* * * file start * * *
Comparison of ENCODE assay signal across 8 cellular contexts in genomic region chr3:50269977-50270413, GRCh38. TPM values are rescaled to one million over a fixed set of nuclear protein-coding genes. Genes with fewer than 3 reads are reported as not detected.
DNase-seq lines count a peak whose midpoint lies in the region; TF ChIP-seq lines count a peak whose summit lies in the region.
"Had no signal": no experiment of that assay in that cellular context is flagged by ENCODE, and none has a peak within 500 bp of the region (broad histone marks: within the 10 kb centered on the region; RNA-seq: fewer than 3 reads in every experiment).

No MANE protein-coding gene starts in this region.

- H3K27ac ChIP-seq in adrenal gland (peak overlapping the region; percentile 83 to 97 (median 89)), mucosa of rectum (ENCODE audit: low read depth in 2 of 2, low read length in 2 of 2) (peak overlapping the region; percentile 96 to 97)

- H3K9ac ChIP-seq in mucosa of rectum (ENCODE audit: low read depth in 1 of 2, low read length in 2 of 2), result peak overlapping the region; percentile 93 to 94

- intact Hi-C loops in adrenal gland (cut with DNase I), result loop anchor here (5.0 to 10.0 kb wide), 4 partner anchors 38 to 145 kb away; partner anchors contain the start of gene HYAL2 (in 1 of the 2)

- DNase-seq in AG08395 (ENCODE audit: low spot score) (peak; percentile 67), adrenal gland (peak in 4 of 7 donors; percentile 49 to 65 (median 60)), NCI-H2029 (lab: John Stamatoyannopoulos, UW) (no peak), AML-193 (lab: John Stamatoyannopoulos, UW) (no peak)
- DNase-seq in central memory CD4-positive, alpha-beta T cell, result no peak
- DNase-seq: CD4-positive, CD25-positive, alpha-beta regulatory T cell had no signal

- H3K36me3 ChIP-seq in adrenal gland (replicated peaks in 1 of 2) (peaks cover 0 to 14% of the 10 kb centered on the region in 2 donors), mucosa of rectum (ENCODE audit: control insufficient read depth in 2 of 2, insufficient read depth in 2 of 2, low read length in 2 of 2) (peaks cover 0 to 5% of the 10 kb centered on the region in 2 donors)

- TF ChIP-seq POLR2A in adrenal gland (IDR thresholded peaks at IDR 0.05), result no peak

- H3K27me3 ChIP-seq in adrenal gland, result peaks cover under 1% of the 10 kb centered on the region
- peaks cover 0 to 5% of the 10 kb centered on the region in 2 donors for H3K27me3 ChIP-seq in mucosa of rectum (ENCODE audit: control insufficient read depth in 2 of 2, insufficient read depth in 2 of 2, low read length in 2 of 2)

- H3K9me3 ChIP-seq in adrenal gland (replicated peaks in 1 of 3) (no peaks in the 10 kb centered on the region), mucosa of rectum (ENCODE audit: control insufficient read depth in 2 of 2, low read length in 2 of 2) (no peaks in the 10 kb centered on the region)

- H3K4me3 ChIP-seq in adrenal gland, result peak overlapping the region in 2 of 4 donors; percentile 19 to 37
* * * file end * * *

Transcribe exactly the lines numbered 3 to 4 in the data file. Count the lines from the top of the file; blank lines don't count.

"Had no signal": no experiment of that assay in that cellular context is flagged by ENCODE, and none has a peak within 500 bp of the region (broad histone marks: within the 10 kb centered on the region; RNA-seq: fewer than 3 reads in every experiment).

No MANE protein-coding gene starts in this region.